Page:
I can't spoil the coherent acoustic mood of Climax, the organic flow from dance to total madness, the sudden eruption of "is he for serious" intertitles, but I can try to tell you about the feeling of tripping harder than you could have prepared for, totally not being in the right mindset, having it done without your knowledge, and being totally unable to react, to tell how much is what and how, and how you'll ever come down, so that--when you're that fucked up--even getting a coat to get outside into the snowy evening seems all but impossible. (5)  When you're that far out, there's suddenly no frame of reference to the past: all links between signifiers and direct experience are removed. Everything is so strange that cutting your own arm or stabbing yourself is no more difficult than putting on your shoes. Indeed, it seems perhaps the only way out. At least if you lose enough blood maybe you can just go to sleep and escape the overbearing 'nowness.' For most of us, we only think that - only become aware for example (this was my thing when having a bad trip) that there was so much blood all around me inside human bodies, separated from the air by only a flimsy human skin. I could see it rushing behind the epidermises of my friends, myself, the whole world a sea of endlessly pulsing blood. How could hearts and lungs keep beating and breathing so relentlessly, year after year?

CLIMAX has been called part of the noveau-giallo, post-giallo or what I called darionioni nouveau only it wouldn't quite fit that as it lacks the Antonioni component, there's no metatextual collapse of signifier aspect to the film itself and its signifier chains (as there is in Berberian Sound StudioAmer or Magic Magic, it just duplicates the gut punch sensation of when those signifier chains collapse; in that sense it relies more on gut punch extremism, a kind of intensity as its own reward aspect. There's people who don't like this movie, but I'd say the are either scared, "inexperienced," or seeing it in the wrong situation, on the wrong drugs, at the wrong time of day or not on on the big screen with a big intoxicating surround sound and thudding bass. Noé's detractors will accuse him of being shocking just for press, but really -when hasn't this been true of any artist? Yet there are those who are merely shocking for shock's sake but not actually transgressive at all (I'm looking at you, Eli Roth) and there are those who can be transgressive without resorting to shocks (Antonioni, Godard), but meanwhile, anyone with any sense recognizes the value of capturing this kind of insanity, that it can be a tool for breaking the conventional imaginary/symbolic signifier boundary and approaching the unendurable real. This is what the shocks should deliver! One can't feel without nerve! Sensation to most people reaches its zenith with the orgasm, or the roller coaster, but that kind of 'thrill' is just a glimpse, the difference between the way the ladies ride and the cowboys ride in that old bouncy knee thing. It's so transgressive a lot of people can't handle it.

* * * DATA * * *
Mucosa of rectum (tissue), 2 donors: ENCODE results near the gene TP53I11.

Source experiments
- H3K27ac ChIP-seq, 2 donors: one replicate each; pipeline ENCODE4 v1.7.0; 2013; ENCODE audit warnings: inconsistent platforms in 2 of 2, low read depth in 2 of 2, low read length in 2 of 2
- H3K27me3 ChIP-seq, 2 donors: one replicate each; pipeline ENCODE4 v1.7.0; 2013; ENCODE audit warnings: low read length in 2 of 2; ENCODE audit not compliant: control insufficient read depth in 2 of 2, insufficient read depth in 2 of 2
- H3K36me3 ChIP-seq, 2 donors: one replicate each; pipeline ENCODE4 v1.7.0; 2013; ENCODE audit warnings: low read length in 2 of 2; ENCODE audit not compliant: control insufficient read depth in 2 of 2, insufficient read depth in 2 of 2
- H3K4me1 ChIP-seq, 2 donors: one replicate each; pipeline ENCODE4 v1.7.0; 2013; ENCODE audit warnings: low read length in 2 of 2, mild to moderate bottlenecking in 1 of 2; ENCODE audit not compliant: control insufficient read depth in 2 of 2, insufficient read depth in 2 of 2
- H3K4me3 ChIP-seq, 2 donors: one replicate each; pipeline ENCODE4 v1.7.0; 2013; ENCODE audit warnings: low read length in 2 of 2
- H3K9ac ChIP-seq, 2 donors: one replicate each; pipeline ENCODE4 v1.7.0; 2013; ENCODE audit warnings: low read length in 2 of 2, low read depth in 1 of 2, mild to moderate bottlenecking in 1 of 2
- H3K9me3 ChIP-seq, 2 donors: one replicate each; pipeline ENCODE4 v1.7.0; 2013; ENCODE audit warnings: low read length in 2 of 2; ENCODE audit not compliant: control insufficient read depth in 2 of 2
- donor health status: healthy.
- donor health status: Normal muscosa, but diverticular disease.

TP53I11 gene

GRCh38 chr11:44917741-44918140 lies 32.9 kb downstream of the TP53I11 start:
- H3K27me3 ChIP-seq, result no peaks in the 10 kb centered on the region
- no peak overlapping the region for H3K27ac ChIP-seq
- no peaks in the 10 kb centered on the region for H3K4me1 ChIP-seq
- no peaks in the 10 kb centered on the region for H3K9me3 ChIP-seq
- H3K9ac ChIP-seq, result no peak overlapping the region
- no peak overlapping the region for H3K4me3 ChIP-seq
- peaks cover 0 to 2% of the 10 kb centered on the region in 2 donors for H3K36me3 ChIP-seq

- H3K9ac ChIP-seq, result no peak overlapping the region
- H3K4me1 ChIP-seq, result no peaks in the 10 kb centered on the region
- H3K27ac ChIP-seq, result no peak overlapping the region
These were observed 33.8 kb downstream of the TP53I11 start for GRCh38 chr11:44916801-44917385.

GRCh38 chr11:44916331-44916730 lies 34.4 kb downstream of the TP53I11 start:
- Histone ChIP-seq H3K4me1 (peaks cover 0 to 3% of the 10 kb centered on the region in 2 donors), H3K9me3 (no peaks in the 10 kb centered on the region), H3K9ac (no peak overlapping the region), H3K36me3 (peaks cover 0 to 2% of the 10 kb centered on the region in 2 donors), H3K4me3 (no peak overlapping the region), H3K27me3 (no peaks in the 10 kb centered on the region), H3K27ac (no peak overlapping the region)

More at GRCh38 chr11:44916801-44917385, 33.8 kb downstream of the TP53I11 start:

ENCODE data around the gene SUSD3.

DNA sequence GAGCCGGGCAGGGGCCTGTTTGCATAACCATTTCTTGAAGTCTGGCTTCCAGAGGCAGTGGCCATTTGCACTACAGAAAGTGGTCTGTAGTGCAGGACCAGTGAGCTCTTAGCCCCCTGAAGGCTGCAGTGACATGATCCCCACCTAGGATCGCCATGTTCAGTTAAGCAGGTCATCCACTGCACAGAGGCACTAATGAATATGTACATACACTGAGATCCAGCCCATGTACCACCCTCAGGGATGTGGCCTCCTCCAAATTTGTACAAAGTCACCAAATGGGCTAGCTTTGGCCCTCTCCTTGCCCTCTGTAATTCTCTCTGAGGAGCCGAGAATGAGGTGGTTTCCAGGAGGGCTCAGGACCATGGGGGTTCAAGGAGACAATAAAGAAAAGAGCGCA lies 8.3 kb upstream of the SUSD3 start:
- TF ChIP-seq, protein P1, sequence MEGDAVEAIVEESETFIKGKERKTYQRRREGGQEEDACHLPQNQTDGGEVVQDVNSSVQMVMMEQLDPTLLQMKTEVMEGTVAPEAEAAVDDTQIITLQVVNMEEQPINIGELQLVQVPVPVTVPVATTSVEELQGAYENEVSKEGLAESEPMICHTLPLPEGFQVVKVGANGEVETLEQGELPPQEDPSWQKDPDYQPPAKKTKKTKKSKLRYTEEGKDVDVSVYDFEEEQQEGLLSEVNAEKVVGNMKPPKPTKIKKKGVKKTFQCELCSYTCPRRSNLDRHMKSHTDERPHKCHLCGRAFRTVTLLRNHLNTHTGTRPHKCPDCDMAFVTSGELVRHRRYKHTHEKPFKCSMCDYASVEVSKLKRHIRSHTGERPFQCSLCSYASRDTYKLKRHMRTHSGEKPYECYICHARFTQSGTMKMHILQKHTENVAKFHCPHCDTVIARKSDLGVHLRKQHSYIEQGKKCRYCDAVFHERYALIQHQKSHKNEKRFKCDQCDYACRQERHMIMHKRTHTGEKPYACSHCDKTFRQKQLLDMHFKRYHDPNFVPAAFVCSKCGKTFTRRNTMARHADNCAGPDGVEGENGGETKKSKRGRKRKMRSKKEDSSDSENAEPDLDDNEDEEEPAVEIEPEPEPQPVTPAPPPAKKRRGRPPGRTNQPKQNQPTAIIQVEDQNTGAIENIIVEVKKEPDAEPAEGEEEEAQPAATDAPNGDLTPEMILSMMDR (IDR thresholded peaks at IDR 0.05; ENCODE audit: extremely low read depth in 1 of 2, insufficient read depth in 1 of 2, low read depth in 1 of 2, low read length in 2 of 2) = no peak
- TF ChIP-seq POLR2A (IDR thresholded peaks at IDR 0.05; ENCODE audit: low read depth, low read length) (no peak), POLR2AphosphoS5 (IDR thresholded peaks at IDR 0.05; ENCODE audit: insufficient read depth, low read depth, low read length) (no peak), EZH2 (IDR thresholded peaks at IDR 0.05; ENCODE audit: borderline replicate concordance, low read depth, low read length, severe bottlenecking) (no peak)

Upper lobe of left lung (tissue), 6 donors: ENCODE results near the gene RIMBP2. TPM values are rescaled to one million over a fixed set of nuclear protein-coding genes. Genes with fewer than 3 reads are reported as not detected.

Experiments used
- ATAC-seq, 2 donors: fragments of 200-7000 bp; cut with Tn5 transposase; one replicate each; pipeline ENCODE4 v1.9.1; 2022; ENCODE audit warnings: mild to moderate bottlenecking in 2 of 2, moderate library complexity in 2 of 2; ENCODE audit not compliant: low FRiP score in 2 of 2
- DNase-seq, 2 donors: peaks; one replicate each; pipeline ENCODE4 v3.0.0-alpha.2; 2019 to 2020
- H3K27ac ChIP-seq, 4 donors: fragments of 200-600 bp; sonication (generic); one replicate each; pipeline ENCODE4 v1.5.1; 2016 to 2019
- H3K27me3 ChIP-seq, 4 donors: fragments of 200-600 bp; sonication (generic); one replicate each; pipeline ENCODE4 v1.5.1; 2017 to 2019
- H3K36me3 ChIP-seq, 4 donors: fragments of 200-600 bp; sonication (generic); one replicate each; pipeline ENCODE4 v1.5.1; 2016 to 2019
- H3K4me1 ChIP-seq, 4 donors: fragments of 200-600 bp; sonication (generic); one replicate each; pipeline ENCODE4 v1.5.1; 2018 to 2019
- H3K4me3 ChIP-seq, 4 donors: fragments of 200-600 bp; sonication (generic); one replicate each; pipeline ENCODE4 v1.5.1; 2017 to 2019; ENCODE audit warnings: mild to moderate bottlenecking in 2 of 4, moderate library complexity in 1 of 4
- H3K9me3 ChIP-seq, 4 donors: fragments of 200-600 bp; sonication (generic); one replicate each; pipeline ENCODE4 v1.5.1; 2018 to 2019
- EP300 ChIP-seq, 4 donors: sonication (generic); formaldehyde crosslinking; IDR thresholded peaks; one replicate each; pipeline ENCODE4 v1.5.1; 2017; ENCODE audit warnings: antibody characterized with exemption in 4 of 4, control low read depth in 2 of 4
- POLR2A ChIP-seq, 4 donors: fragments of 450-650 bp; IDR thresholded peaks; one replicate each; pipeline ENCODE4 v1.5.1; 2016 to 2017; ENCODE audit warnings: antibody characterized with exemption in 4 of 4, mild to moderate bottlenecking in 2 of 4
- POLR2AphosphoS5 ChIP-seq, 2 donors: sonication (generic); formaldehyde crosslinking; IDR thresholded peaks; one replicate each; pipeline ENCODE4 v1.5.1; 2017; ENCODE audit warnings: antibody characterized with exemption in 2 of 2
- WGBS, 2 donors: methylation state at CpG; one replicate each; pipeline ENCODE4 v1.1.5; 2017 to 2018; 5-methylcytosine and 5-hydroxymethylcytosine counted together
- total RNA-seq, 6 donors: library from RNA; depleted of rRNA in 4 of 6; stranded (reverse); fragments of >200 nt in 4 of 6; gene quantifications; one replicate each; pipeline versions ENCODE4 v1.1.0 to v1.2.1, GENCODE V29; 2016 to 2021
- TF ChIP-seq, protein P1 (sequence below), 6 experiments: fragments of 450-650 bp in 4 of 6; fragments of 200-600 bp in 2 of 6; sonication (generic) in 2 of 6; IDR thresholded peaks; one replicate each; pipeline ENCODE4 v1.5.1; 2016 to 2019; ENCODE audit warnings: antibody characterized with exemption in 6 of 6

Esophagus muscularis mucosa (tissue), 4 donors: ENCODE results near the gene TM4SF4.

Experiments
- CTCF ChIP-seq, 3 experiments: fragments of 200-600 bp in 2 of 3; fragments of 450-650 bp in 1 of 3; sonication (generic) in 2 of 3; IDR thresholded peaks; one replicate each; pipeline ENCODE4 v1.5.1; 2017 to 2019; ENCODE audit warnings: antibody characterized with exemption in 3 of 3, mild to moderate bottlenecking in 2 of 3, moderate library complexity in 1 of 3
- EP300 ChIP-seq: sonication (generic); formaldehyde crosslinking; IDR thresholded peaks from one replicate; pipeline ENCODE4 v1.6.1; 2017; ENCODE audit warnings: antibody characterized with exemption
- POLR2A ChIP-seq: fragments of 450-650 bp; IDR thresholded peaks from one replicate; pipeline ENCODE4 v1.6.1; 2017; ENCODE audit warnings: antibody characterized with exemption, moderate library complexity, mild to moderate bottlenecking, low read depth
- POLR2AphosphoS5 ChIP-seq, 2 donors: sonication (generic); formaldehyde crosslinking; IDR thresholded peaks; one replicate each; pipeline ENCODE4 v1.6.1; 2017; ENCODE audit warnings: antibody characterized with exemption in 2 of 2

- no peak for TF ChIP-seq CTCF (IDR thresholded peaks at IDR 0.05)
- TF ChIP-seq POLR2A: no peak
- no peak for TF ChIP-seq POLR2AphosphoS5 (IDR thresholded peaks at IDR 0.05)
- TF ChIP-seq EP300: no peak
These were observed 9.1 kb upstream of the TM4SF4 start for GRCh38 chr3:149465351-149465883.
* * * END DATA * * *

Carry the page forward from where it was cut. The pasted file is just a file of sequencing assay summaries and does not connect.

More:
If you're reading this, though, I bet you can. So get thee to the theater, get thee unto the druggist, get thee to the church, and exult in the arrival of pure madness onto the screen. There may never be a better time than right now to see the fate awaiting us all if we don't get right with God. I'm not saying guzzling half a bottle of tasty DXM-rich Robotussin DM beforehand to cure a bad sniffle won't give the whole film, enjoyed best on a big loud screen like my birthday viewing at Alamo this past Saturday, a certain extra energetic unctuousness. I'm just saying get thee to the theater, and unto the druggist, and exult in the arrival of pure madness onto the screen that is CLIMAX. The chance to experience it with a kicking surround sound system and a screen big enough to create the feeling the dance space is literally right in front of you, the actors your same size, that you could crawl into its red and blue light-tinged darkness, is a chance to experience full on madness, the full totality of the yawning I AM, and then walk away without even needing a sleeping pill to come down.